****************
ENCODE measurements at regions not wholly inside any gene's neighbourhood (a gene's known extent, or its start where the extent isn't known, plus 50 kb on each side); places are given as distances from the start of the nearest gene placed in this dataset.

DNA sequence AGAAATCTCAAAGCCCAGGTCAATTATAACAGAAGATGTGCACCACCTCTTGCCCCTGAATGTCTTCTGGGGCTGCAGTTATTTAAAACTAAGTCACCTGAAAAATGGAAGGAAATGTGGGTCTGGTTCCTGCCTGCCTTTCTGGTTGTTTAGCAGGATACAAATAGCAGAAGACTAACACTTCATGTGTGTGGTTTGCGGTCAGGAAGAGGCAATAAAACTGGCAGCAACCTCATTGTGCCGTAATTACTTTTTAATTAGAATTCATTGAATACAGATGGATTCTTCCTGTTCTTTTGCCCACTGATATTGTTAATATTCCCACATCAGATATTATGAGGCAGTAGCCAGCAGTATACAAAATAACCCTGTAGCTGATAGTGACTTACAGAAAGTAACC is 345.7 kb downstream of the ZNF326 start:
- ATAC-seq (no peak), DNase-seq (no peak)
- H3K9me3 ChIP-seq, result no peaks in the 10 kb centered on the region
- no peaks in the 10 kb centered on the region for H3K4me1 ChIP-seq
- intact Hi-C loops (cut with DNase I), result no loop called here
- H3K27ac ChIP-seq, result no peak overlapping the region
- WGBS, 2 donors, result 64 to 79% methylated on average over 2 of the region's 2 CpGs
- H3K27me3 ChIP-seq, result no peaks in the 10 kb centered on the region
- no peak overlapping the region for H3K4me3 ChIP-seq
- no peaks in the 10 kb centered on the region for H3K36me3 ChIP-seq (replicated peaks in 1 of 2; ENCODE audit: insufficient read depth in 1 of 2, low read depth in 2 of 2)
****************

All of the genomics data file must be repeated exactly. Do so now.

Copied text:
ENCODE measurements at regions not wholly inside any gene's neighbourhood (a gene's known extent, or its start where the extent isn't known, plus 50 kb on each side); places are given as distances from the start of the nearest gene placed in this dataset.

DNA sequence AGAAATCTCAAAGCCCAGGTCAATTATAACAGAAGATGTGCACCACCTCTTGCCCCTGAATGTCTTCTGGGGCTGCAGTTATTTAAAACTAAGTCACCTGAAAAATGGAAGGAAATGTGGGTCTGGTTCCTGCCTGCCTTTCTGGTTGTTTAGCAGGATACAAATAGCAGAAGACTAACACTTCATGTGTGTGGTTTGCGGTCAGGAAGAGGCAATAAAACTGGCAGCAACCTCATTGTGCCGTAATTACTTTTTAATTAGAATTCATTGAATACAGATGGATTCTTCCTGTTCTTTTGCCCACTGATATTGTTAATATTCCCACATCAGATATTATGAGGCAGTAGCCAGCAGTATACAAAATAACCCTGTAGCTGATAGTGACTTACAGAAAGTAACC is 345.7 kb downstream of the ZNF326 start:
- ATAC-seq (no peak), DNase-seq (no peak)
- H3K9me3 ChIP-seq, result no peaks in the 10 kb centered on the region
- no peaks in the 10 kb centered on the region for H3K4me1 ChIP-seq
- intact Hi-C loops (cut with DNase I), result no loop called here
- H3K27ac ChIP-seq, result no peak overlapping the region
- WGBS, 2 donors, result 64 to 79% methylated on average over 2 of the region's 2 CpGs
- H3K27me3 ChIP-seq, result no peaks in the 10 kb centered on the region
- no peak overlapping the region for H3K4me3 ChIP-seq
- no peaks in the 10 kb centered on the region for H3K36me3 ChIP-seq (replicated peaks in 1 of 2; ENCODE audit: insufficient read depth in 1 of 2, low read depth in 2 of 2)